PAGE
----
Does the European Medicines Agency’s move to Amsterdam presage a brain drain from the UK?
Last week’s long-awaited announcement of the new home for the European Medicines Agency (EMA), from March 2019, puts the big question behind us but raises plenty more.
For the 900 or so people working at EMA, most of whom have indicated a willingness to move – at least so far – there will be the familiar complexities of managing a move abroad. The generous tax treatment of their compensation packages may be hard to find elsewhere but against that will have to be weighed the challenges of moving families to a new country. After reflection, the cold light of day may cause some to change their minds about a move to the Netherlands so will there be enough talented people lining up to take their jobs?
For Amsterdam, the questions are clear and largely practical. EMA isn’t a large organisation but it could attract other related organisations over the coming years. If the authorities plan properly to attract companies and employees – who have very different but connected needs – EMA’s move could trigger a boom in attracting pharma jobs to the city. Housing, schools and transport will all have a role to play, but over time, and with good planning, Amsterdam could make itself even more attractive to the life sciences sector.
Perhaps the biggest questions are faced by the UK itself – as if it doesn’t have enough to consider right now. The obvious one is how to stop a brain drain. Will pharma and biotech companies start to move larger numbers of people out of the UK to Amsterdam? Will the experts at the UK’s MHRA (Medicines & Healthcare products Regulatory Agency), who will start to lose some of the more interesting work that they do for EMA, decide that it’s time to move on? Will the UK become a less attractive place for the pharma industry overall?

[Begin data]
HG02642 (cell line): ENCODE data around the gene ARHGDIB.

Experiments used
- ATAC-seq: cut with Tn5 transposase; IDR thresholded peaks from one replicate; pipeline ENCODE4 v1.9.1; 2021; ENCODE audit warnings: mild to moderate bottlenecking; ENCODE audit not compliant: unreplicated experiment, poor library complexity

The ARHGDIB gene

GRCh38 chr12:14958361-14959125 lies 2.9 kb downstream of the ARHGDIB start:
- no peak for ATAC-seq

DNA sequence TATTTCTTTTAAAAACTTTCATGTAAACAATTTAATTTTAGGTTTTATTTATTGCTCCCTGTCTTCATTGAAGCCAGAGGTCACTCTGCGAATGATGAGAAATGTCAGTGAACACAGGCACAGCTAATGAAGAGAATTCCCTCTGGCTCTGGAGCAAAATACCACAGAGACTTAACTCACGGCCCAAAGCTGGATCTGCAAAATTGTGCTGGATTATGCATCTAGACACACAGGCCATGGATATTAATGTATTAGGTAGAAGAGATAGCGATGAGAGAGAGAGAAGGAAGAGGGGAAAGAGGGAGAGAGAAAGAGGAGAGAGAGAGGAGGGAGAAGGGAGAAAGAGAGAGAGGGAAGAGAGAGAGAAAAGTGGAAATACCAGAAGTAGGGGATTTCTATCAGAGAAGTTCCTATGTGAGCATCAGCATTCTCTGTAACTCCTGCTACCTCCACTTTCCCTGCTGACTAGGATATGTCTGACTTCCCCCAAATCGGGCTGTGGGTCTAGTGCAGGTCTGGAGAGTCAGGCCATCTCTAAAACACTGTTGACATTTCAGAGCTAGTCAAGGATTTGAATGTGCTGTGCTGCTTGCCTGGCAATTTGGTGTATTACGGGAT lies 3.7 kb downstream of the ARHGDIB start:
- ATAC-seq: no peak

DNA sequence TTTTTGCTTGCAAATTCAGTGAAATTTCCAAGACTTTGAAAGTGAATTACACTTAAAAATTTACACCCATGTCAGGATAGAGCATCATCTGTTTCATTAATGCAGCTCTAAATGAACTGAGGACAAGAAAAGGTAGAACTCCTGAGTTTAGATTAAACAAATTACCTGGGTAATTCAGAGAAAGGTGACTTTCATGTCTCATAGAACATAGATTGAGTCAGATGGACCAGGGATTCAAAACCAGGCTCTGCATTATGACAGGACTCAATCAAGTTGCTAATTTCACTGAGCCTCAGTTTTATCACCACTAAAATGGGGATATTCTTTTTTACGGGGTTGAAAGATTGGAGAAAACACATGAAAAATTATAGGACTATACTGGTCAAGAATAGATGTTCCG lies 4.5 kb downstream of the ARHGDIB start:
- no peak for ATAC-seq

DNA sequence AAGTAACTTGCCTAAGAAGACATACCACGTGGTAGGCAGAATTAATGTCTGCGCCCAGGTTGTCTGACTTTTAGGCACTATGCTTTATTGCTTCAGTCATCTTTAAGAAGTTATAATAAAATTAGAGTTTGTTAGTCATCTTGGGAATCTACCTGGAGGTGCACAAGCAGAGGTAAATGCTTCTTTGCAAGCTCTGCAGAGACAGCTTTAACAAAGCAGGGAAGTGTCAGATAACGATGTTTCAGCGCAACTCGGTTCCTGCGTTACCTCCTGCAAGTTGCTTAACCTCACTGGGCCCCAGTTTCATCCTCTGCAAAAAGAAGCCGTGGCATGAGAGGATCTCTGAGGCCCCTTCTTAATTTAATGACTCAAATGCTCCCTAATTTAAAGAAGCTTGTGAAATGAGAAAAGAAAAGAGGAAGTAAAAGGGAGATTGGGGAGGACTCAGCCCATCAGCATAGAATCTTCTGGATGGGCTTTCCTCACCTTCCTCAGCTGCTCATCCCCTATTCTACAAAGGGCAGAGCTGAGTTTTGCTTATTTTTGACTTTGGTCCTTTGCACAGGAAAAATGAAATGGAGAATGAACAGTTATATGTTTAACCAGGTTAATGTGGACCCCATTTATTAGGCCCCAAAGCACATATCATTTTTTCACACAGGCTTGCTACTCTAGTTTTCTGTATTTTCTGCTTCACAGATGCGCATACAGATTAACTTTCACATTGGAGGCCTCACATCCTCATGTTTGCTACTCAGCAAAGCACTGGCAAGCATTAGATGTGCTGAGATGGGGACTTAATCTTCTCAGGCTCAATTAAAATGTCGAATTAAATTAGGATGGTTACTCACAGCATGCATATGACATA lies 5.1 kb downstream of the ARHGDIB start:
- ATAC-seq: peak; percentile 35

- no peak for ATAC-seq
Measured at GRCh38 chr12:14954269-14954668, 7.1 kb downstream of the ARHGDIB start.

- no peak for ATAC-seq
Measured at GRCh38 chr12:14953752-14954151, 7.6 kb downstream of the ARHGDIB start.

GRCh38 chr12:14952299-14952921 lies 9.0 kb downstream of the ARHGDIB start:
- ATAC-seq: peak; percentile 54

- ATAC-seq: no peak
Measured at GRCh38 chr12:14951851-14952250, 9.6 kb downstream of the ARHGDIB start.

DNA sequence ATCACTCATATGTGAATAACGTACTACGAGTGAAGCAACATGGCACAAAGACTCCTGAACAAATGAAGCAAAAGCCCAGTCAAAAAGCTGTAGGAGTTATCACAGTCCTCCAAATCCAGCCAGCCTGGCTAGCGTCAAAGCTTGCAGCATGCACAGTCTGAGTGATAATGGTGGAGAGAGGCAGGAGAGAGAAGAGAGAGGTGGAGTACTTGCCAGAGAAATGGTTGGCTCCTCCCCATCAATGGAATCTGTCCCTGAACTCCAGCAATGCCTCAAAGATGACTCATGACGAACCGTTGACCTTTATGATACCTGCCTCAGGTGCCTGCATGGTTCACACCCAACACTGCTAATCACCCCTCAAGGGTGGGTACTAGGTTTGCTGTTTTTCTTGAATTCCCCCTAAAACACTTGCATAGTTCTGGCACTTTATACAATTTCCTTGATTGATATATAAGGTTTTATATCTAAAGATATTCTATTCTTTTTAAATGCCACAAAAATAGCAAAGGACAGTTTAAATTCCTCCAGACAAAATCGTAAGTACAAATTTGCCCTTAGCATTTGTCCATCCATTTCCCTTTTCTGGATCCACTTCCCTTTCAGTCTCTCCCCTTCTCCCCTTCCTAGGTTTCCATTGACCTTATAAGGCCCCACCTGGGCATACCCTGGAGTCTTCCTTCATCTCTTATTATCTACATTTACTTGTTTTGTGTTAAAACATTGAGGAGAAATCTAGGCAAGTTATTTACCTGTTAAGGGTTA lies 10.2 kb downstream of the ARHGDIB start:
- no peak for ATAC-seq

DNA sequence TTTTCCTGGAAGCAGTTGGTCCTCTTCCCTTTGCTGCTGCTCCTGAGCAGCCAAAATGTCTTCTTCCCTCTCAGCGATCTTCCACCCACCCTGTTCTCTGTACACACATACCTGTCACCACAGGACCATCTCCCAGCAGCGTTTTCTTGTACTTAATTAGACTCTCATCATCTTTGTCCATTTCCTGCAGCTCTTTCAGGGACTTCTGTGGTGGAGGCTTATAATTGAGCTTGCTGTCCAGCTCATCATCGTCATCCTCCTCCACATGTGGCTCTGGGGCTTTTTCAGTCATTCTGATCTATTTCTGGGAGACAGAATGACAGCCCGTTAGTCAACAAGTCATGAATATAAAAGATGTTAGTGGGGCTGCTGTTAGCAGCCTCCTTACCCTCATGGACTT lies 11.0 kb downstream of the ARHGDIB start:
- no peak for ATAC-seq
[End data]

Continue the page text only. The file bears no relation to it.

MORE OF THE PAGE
This week, we have seen part of the UK Government’s response. The new industrial strategy places a big bet on the life sciences and rightly so. Monday saw big inward investment announcements by Merck and Qiagen, with the promise of more to follow. Time will tell if this is enough or if the European pharma map is set to change with a shift to the East.
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Paul Foster, Senior Consultant | firstname.lastname@example.org